Contemporary Novel: Post-2000 - AAALE018AE
Last update: Mgr. David Vichnar, Ph.D. (05.09.2019)
David Vichnar, PhD (firstname.lastname@example.org)
Office Hours: Mon & Wed 3-3.45 pm (Room 219b);
Elective M.A. Course (Tue 12.30-14.00);
Program in Critical & Cultural Theory;
Department of Anglophone Literatures and Cultures (Room 111)
The course will explore a range of Anglophone novelists of the past 20 years, whose work has been described by many critics as “experimental” and continuing the unfinished project of the historical avant-garde. Departing from an introductory lecture on "what ‘was’ postmodernism?", the course will consider how the postmodernist project of “incredulity towards metanarratives” has been pursued in the works of innovative writers of the past two decades. Topics covered include textuality in the age of hypertext, critical fiction in the age of pseudo-politics, literature of simulation, etc. Authors dealt with include Daniela Cascella, Joshua Cohen, Mark Z. Danielewski, Jennifer Egan, Kenneth Goldsmith, Stewart Home, Chris Kraus, Alan Moore, Lynne Tillman, David Foster Wallace, and—paradoxically if also compulsorily—Thomas Pynchon.
Oct 1 Introduction: The Novel Post-2000; A Report on Knowledge
Oct 8 David Foster Wallace, Infinite Jest (1997) – excerpts; “E Unibus Pluram: Television & US Fiction” (1993)
Oct 15 Chris Kraus, I Love Dick (1997); Hatred of Capitalism: A Semiotext(e) Reader, eds. Kraus & Lotringer
Oct 22 Kenneth Goldsmith, Fidget (2000); Uncreative Writing (2011)
Oct 29 Mark Z. Danielewski, House of Leaves (2000)
Nov 5 Stewart Home, 69 Things to Do With a Dead Princess (2002); “Assault on Culture” (1991)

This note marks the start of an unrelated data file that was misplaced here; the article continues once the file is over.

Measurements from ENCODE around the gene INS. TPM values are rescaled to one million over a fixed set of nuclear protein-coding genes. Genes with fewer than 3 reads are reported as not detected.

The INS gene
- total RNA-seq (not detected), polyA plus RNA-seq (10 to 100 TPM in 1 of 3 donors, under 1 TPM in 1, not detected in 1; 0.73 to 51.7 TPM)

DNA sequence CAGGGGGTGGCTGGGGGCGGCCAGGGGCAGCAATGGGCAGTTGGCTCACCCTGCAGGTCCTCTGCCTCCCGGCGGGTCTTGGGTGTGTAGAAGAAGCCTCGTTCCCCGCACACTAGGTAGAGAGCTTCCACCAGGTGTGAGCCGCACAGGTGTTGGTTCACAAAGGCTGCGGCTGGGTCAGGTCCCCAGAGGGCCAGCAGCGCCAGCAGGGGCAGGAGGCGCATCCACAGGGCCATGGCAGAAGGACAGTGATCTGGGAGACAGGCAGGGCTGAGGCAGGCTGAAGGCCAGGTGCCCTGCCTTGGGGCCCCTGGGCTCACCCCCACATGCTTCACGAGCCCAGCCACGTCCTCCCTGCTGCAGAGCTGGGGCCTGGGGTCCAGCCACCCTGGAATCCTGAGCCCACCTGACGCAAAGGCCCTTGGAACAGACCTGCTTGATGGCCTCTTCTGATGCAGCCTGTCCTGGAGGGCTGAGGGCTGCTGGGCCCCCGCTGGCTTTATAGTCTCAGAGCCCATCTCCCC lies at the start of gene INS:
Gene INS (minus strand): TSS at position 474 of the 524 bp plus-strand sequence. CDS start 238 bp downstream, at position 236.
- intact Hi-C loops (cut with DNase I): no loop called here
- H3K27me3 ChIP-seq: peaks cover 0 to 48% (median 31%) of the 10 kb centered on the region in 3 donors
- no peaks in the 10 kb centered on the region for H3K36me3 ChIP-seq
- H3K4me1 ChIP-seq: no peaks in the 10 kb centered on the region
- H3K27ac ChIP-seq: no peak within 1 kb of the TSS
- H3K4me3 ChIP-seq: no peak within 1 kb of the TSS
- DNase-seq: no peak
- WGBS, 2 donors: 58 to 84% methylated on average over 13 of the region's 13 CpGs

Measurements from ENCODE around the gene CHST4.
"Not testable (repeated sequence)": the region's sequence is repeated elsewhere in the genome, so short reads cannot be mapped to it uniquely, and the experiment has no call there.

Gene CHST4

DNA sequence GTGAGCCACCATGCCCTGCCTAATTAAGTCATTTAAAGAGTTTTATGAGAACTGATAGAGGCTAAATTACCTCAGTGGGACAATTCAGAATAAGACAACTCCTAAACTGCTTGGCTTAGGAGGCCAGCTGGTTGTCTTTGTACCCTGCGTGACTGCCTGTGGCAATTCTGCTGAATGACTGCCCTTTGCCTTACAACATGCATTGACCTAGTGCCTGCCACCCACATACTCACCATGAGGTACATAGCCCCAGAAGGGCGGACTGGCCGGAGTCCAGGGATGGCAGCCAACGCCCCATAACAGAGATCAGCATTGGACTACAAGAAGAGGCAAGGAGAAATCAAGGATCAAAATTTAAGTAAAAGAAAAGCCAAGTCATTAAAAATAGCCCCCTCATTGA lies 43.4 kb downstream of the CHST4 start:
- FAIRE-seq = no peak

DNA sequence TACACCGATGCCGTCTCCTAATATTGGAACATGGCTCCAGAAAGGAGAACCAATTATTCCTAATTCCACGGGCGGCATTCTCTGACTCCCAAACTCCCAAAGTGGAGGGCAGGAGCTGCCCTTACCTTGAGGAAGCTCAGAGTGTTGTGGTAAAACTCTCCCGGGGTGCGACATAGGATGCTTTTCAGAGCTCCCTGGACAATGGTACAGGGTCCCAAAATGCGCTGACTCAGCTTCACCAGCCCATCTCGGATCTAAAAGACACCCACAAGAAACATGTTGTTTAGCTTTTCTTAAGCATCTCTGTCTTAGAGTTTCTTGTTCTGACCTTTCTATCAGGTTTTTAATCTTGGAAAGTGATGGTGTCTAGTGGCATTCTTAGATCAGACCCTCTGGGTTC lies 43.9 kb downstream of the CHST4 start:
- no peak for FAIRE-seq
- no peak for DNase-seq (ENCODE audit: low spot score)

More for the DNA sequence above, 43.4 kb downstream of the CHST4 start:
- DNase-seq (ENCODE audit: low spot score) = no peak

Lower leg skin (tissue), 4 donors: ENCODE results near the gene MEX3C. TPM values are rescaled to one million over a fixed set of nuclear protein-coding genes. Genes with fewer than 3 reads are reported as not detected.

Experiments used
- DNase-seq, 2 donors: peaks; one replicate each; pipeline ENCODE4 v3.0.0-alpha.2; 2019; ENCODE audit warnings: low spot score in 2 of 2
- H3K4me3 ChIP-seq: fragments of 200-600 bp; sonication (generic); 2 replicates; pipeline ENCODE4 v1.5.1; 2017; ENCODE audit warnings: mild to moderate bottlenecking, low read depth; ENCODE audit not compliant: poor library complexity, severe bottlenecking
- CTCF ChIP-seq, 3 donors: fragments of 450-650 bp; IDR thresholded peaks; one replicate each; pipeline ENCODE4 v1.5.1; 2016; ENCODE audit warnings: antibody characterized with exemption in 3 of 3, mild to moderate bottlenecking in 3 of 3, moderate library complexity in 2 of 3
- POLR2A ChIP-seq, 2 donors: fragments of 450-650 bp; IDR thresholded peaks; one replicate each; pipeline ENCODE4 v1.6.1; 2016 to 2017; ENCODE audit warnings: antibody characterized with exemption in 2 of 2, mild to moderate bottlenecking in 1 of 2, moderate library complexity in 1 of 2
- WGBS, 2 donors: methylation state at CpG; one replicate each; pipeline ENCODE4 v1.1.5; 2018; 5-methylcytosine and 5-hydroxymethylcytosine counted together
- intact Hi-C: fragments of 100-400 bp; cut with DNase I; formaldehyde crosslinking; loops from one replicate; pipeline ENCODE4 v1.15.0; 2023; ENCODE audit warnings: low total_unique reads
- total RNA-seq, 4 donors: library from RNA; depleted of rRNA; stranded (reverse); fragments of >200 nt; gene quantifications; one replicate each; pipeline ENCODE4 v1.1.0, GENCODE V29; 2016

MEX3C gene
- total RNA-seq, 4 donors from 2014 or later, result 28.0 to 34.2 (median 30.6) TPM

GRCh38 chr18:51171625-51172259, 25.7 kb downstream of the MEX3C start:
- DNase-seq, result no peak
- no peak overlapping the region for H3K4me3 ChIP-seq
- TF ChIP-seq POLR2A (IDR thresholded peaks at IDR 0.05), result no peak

Nov 12 Iain Sinclair, Edge of the Orison (2005)
Nov 19 Lynne Tillman, American Genius, A Comedy (2006)
Nov 26 Joshua Cohen, Witz (2010)
Dec 3. Jennifer Egan, A Visit from the Goon Squad (2010)
Dec 10 Thomas Pynchon, Bleeding Edge (2013)
Dec 17 Alan Moore, Jerusalem (2016)
Jan 7 Conclusion/Reserve
All of the primary reading will be available from the faculty Moodle system for the students to study as part of their weekly readings.
The in-class presentation should last around 30 minutes (followed by a 15-min Q&A) and should be focused solely on a close reading of the text in question (i.e., no lengthy biographical summaries, no paraphrases of extant critical accounts). Every presenter should, in reasonable advance (by Sunday noon), assign the rest of the class a particular passage from the work-to-be-presented (50 pages), on which his/her presentation and subsequent discussion should be focused. In response to the presentation, each member of the audience should form a question to the presenter in the Q&A session after each presentation.
The final seminar paper shall have the scope of 2,500 words (for a non-graded paper), or 4,000 words (for a graded paper) and will be due by the end of January 2019. Individual deadline extensions are possible, but need to be discussed with the lecturer in reasonable advance. N.B. Students need to discuss their final paper topics, bibliography, etc. with the lecturer ahead of the end of the course, i.e. in mid-December.
Students will be given their credit for presence at, and active participation in, a minimum 10 sessions (of 12 total), as well as their final paper (50%).
N.B. Due to Departmental policy, only MA students are allowed to enroll for the graded paper credit option.
N.B. for Erasmus students: you can only enroll for the non-graded/Zápočet credit option; however, should your home university demand it, you can consequently receive a “grade” for your overall performance.